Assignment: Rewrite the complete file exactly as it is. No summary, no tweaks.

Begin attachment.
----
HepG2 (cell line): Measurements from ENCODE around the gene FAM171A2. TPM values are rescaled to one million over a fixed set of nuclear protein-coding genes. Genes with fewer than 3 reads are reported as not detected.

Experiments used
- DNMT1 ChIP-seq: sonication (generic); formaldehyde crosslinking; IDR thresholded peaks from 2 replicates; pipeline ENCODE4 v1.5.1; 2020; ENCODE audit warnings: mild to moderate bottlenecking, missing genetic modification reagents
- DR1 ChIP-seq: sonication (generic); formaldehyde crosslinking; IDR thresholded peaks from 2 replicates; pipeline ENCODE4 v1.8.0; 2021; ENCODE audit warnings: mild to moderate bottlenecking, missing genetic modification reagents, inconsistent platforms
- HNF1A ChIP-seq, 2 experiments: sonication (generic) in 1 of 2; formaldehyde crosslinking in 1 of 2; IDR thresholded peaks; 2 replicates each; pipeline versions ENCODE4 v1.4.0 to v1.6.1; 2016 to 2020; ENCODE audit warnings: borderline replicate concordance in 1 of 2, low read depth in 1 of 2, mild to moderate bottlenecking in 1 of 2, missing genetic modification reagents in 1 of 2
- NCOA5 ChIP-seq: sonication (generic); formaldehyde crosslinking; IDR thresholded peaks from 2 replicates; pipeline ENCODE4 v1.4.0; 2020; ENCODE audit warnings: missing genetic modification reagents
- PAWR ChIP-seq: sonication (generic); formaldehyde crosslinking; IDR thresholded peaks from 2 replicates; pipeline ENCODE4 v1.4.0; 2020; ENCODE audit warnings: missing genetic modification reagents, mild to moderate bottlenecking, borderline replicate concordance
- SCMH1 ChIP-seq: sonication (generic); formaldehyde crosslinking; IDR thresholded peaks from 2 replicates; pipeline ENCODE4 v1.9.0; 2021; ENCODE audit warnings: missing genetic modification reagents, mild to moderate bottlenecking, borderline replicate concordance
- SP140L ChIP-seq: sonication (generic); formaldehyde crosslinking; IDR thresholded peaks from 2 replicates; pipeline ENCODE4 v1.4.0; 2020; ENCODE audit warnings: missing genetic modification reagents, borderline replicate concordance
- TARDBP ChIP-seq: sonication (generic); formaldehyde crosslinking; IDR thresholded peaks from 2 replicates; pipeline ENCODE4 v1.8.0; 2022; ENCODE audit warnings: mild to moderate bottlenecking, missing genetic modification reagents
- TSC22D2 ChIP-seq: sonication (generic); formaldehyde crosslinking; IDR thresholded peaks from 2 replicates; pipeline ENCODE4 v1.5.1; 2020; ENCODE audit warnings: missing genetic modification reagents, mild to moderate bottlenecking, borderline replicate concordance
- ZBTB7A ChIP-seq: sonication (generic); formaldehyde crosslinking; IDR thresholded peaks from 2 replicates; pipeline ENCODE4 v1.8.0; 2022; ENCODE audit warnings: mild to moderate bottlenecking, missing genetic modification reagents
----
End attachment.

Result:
HepG2 (cell line): Measurements from ENCODE around the gene FAM171A2. TPM values are rescaled to one million over a fixed set of nuclear protein-coding genes. Genes with fewer than 3 reads are reported as not detected.

Experiments used
- DNMT1 ChIP-seq: sonication (generic); formaldehyde crosslinking; IDR thresholded peaks from 2 replicates; pipeline ENCODE4 v1.5.1; 2020; ENCODE audit warnings: mild to moderate bottlenecking, missing genetic modification reagents
- DR1 ChIP-seq: sonication (generic); formaldehyde crosslinking; IDR thresholded peaks from 2 replicates; pipeline ENCODE4 v1.8.0; 2021; ENCODE audit warnings: mild to moderate bottlenecking, missing genetic modification reagents, inconsistent platforms
- HNF1A ChIP-seq, 2 experiments: sonication (generic) in 1 of 2; formaldehyde crosslinking in 1 of 2; IDR thresholded peaks; 2 replicates each; pipeline versions ENCODE4 v1.4.0 to v1.6.1; 2016 to 2020; ENCODE audit warnings: borderline replicate concordance in 1 of 2, low read depth in 1 of 2, mild to moderate bottlenecking in 1 of 2, missing genetic modification reagents in 1 of 2
- NCOA5 ChIP-seq: sonication (generic); formaldehyde crosslinking; IDR thresholded peaks from 2 replicates; pipeline ENCODE4 v1.4.0; 2020; ENCODE audit warnings: missing genetic modification reagents
- PAWR ChIP-seq: sonication (generic); formaldehyde crosslinking; IDR thresholded peaks from 2 replicates; pipeline ENCODE4 v1.4.0; 2020; ENCODE audit warnings: missing genetic modification reagents, mild to moderate bottlenecking, borderline replicate concordance
- SCMH1 ChIP-seq: sonication (generic); formaldehyde crosslinking; IDR thresholded peaks from 2 replicates; pipeline ENCODE4 v1.9.0; 2021; ENCODE audit warnings: missing genetic modification reagents, mild to moderate bottlenecking, borderline replicate concordance
- SP140L ChIP-seq: sonication (generic); formaldehyde crosslinking; IDR thresholded peaks from 2 replicates; pipeline ENCODE4 v1.4.0; 2020; ENCODE audit warnings: missing genetic modification reagents, borderline replicate concordance
- TARDBP ChIP-seq: sonication (generic); formaldehyde crosslinking; IDR thresholded peaks from 2 replicates; pipeline ENCODE4 v1.8.0; 2022; ENCODE audit warnings: mild to moderate bottlenecking, missing genetic modification reagents
- TSC22D2 ChIP-seq: sonication (generic); formaldehyde crosslinking; IDR thresholded peaks from 2 replicates; pipeline ENCODE4 v1.5.1; 2020; ENCODE audit warnings: missing genetic modification reagents, mild to moderate bottlenecking, borderline replicate concordance
- ZBTB7A ChIP-seq: sonication (generic); formaldehyde crosslinking; IDR thresholded peaks from 2 replicates; pipeline ENCODE4 v1.8.0; 2022; ENCODE audit warnings: mild to moderate bottlenecking, missing genetic modification reagents